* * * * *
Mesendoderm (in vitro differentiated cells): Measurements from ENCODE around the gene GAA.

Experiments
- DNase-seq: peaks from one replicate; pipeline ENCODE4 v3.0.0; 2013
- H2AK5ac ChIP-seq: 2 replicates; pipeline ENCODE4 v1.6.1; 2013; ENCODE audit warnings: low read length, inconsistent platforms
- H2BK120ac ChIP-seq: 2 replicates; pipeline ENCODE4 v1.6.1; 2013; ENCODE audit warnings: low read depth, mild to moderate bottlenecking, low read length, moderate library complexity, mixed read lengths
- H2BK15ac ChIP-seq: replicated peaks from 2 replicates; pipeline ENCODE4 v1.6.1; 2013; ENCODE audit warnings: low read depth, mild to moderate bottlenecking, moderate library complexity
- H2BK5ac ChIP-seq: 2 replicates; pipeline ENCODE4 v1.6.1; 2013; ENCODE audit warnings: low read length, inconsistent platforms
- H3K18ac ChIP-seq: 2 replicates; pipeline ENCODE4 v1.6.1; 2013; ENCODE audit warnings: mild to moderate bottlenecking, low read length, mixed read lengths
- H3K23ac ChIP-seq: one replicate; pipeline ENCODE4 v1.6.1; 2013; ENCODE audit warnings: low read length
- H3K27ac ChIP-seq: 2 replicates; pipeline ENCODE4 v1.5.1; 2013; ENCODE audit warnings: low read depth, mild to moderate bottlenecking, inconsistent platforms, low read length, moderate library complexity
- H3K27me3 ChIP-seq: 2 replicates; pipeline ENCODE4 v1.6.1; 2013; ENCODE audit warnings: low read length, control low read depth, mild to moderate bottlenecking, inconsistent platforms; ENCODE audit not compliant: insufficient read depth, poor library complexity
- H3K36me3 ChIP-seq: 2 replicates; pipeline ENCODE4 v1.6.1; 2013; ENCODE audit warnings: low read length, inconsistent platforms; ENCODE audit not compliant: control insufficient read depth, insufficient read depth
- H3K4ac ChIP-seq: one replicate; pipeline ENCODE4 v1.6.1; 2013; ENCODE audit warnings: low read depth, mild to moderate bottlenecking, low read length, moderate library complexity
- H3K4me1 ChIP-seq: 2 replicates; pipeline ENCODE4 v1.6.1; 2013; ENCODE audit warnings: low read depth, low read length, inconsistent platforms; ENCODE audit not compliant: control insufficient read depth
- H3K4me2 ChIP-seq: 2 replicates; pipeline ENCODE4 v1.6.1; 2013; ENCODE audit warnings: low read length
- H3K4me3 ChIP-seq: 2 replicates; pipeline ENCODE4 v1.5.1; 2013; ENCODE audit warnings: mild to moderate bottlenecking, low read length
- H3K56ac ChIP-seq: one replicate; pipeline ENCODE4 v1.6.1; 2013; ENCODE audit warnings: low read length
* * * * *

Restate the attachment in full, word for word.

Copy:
Mesendoderm (in vitro differentiated cells): Measurements from ENCODE around the gene GAA.

Experiments
- DNase-seq: peaks from one replicate; pipeline ENCODE4 v3.0.0; 2013
- H2AK5ac ChIP-seq: 2 replicates; pipeline ENCODE4 v1.6.1; 2013; ENCODE audit warnings: low read length, inconsistent platforms
- H2BK120ac ChIP-seq: 2 replicates; pipeline ENCODE4 v1.6.1; 2013; ENCODE audit warnings: low read depth, mild to moderate bottlenecking, low read length, moderate library complexity, mixed read lengths
- H2BK15ac ChIP-seq: replicated peaks from 2 replicates; pipeline ENCODE4 v1.6.1; 2013; ENCODE audit warnings: low read depth, mild to moderate bottlenecking, moderate library complexity
- H2BK5ac ChIP-seq: 2 replicates; pipeline ENCODE4 v1.6.1; 2013; ENCODE audit warnings: low read length, inconsistent platforms
- H3K18ac ChIP-seq: 2 replicates; pipeline ENCODE4 v1.6.1; 2013; ENCODE audit warnings: mild to moderate bottlenecking, low read length, mixed read lengths
- H3K23ac ChIP-seq: one replicate; pipeline ENCODE4 v1.6.1; 2013; ENCODE audit warnings: low read length
- H3K27ac ChIP-seq: 2 replicates; pipeline ENCODE4 v1.5.1; 2013; ENCODE audit warnings: low read depth, mild to moderate bottlenecking, inconsistent platforms, low read length, moderate library complexity
- H3K27me3 ChIP-seq: 2 replicates; pipeline ENCODE4 v1.6.1; 2013; ENCODE audit warnings: low read length, control low read depth, mild to moderate bottlenecking, inconsistent platforms; ENCODE audit not compliant: insufficient read depth, poor library complexity
- H3K36me3 ChIP-seq: 2 replicates; pipeline ENCODE4 v1.6.1; 2013; ENCODE audit warnings: low read length, inconsistent platforms; ENCODE audit not compliant: control insufficient read depth, insufficient read depth
- H3K4ac ChIP-seq: one replicate; pipeline ENCODE4 v1.6.1; 2013; ENCODE audit warnings: low read depth, mild to moderate bottlenecking, low read length, moderate library complexity
- H3K4me1 ChIP-seq: 2 replicates; pipeline ENCODE4 v1.6.1; 2013; ENCODE audit warnings: low read depth, low read length, inconsistent platforms; ENCODE audit not compliant: control insufficient read depth
- H3K4me2 ChIP-seq: 2 replicates; pipeline ENCODE4 v1.6.1; 2013; ENCODE audit warnings: low read length
- H3K4me3 ChIP-seq: 2 replicates; pipeline ENCODE4 v1.5.1; 2013; ENCODE audit warnings: mild to moderate bottlenecking, low read length
- H3K56ac ChIP-seq: one replicate; pipeline ENCODE4 v1.6.1; 2013; ENCODE audit warnings: low read length